It was a time of great personal change, and I needed to change my story to fit it. Otherwise, I would have been suffocated by it.

In your opinion, which are the key times of great personal change?

Well, there are the obvious times of great change like divorce or death of a loved one or things like that. From what I’ve found talking to people, we intuitively change our stories at these crisis times. Pain is an excellent motivator.

Times when it’s not so obvious that you need to change the story you’re telling yourself are the times when the change is positive. Maybe it’s the birth of a child or moving to a new town or getting married. I certainly had to take a hard look at my guiding story when I got married. I needed to make my story one of being a good husband, since I’d been quite the opposite for many years! Looking at the story I’d been telling myself helped me navigate through that change.

How does looking at the stories we tell ourselves help us to navigate these times?

That’s a great question. Let’s say you’ve just gone through a bad breakup, and you’re feeling like a victim. Is being a victim your story? Maybe the story you’ve been telling yourself about being a victim was what caused the breakup.

I’ve certainly had to face up to the stories I’ve told myself. And, when I have, I’ve more often than not found that those stories caused the crisis I needed to navigate through. They were false stories I told myself, and they took me away from where I should have been. As a novelist, of course, I can explore those false stories through fiction. It’s way easier than having to live it. But not as exciting.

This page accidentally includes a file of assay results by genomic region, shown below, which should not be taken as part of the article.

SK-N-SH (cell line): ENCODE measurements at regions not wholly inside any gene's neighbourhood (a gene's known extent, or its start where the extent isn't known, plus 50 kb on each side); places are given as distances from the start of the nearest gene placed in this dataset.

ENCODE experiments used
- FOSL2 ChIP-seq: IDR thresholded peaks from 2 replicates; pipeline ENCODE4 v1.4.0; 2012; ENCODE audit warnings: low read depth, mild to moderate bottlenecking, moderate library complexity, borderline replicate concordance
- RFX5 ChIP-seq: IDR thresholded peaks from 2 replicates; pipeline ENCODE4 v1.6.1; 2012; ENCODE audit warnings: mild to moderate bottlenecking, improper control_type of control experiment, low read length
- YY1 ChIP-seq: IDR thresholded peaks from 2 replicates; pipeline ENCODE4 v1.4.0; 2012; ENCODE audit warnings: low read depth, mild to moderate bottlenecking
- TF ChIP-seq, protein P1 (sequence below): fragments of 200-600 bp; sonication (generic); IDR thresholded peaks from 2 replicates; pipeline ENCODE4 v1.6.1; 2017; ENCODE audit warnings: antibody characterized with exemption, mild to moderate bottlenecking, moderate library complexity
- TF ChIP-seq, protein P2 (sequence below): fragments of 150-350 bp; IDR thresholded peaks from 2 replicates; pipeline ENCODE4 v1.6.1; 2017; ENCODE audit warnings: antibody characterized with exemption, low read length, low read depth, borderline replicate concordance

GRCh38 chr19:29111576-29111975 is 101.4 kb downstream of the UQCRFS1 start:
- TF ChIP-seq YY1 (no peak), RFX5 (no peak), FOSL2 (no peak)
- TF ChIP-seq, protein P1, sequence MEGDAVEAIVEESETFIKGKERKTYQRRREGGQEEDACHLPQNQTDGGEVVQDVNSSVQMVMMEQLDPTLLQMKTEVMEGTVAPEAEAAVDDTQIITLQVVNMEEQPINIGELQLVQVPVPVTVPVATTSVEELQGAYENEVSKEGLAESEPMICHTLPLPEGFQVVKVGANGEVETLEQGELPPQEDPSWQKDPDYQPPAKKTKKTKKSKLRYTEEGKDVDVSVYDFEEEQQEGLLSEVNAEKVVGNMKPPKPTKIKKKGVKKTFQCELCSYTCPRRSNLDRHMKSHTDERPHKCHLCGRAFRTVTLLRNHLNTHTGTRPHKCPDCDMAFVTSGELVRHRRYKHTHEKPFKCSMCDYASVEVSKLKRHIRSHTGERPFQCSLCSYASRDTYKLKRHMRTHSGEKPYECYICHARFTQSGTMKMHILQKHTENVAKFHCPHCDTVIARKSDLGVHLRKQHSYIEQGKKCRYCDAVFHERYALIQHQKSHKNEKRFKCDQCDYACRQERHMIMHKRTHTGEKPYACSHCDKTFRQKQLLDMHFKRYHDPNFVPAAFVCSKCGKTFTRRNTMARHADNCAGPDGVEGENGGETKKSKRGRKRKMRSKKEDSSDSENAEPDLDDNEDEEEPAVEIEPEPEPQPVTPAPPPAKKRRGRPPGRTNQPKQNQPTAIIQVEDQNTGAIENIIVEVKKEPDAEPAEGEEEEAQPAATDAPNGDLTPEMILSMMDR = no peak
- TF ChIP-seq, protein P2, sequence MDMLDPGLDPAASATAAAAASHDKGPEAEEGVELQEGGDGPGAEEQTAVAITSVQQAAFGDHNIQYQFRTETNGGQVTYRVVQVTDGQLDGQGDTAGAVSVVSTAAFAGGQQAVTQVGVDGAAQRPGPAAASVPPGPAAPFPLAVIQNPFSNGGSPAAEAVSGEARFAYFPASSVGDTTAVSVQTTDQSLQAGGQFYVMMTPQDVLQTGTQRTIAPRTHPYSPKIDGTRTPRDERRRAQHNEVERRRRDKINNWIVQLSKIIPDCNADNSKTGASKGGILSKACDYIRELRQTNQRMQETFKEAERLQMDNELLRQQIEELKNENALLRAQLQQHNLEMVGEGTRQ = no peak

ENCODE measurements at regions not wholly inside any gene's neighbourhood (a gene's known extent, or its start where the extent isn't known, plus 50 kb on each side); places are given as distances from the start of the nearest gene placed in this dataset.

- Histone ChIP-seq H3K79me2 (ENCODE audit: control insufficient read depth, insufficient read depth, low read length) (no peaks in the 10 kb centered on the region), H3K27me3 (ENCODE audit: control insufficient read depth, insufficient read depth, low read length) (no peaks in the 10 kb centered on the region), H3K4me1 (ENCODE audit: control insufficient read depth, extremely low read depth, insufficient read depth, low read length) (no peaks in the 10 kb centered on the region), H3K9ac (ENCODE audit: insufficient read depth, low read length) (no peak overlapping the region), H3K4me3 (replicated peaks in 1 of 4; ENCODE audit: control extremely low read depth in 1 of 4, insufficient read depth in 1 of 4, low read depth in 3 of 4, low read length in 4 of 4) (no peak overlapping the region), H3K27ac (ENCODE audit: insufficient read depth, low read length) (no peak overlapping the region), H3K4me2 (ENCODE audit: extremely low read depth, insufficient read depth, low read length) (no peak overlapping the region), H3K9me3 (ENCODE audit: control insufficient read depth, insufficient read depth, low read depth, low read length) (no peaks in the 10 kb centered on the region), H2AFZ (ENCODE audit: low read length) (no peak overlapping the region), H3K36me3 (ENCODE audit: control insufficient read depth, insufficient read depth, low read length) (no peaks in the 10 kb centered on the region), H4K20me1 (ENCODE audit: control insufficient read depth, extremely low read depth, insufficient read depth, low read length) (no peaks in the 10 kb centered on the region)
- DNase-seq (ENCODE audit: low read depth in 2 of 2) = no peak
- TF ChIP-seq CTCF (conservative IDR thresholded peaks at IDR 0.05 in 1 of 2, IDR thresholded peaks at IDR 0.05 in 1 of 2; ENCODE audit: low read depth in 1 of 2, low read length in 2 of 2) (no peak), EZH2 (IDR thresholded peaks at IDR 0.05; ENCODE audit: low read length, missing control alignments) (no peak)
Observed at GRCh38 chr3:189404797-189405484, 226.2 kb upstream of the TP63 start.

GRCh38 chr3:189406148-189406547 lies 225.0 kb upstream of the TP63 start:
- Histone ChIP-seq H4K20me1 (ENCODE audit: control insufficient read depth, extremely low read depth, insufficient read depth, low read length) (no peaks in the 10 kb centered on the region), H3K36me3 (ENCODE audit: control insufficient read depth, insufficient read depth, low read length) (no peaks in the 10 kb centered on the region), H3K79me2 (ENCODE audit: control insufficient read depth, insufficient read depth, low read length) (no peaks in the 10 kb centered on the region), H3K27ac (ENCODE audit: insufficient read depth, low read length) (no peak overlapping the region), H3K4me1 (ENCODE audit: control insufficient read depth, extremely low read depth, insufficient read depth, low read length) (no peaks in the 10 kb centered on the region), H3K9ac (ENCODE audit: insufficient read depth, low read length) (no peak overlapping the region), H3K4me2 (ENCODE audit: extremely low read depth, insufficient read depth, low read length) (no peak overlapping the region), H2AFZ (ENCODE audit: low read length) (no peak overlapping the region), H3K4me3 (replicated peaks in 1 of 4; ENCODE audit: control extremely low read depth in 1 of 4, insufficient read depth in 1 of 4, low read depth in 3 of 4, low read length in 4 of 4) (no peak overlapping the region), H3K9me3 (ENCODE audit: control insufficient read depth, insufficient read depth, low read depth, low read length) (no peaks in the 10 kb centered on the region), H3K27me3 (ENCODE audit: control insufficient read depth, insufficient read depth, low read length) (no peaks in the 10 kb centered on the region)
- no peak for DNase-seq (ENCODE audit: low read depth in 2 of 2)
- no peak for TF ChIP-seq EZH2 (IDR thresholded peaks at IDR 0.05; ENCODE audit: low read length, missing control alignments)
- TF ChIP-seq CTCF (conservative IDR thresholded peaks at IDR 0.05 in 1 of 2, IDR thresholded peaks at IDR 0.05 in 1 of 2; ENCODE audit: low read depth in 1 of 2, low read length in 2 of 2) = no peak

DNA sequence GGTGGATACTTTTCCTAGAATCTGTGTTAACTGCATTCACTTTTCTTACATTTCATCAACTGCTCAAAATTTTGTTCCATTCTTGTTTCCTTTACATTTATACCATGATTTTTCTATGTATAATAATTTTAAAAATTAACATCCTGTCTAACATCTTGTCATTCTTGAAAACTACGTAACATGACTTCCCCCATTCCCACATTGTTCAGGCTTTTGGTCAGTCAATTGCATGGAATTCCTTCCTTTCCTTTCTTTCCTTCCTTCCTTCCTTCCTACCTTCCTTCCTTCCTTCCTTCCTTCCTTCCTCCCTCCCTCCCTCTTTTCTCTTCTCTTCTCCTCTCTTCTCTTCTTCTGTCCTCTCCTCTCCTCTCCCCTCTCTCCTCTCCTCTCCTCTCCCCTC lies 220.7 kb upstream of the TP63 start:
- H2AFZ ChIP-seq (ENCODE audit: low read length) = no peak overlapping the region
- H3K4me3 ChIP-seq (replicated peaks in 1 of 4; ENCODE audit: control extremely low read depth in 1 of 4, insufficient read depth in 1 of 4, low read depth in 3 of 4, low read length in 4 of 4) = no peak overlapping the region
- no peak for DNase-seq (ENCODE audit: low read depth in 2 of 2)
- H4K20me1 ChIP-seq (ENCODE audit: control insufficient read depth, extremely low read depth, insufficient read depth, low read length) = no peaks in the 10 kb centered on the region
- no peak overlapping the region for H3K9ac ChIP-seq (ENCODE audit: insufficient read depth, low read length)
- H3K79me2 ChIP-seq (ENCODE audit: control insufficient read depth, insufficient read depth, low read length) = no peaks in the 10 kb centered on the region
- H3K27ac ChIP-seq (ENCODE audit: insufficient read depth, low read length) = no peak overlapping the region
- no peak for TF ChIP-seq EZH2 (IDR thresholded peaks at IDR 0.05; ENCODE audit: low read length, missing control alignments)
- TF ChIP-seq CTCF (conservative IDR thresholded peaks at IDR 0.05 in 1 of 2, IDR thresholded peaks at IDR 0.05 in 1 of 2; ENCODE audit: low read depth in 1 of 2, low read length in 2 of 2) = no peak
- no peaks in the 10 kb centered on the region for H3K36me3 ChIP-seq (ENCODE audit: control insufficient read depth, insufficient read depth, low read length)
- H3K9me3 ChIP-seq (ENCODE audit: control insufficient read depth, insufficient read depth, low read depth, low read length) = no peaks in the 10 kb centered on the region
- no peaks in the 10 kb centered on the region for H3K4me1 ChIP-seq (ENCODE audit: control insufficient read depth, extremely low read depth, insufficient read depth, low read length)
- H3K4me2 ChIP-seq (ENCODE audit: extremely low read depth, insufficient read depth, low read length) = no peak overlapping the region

What inspired you to write your novel Stones in My Passway?

Honestly? It was a good, old-fashioned, mid-life crisis. I’d just turned forty, I was working at a job that wasn’t awful enough to quit, but certainly wasn’t fulfilling and I had just started a family that I wanted to set an example for. I started looking at the story I’d been telling myself for the last fifteen or twenty years, and wanted another chance. I wanted to rewrite those chapters. Maybe have a bit more fun. Maybe be a bit more forgiving.

So that’s what the book’s about – if the Devil gave you a chance to undo some decision in your past, would you take it? We all have that one crossroads – maybe more than one – where we made a choice. But what would we give to know what would happen if we went the other way? Stones in My Passway looks at that idea. But with blues and devils and hellhounds. And sultry seductresses and music and the gates of hell. And a witch. All that good stuff.

It might be a truism, but there’s no better (or more fun) way to really take a look at the life story we tell ourselves than writing a novel. By delving into a story I created and that I had control over, I was able to take more control of the life story I tell myself and change what wasn’t working.

Without actually needing to make a deal with the devil.
Stones in My Passway - interview with author Jim Jackson Reviewed by JaamZIN on 5:41:00 AM Rating: 5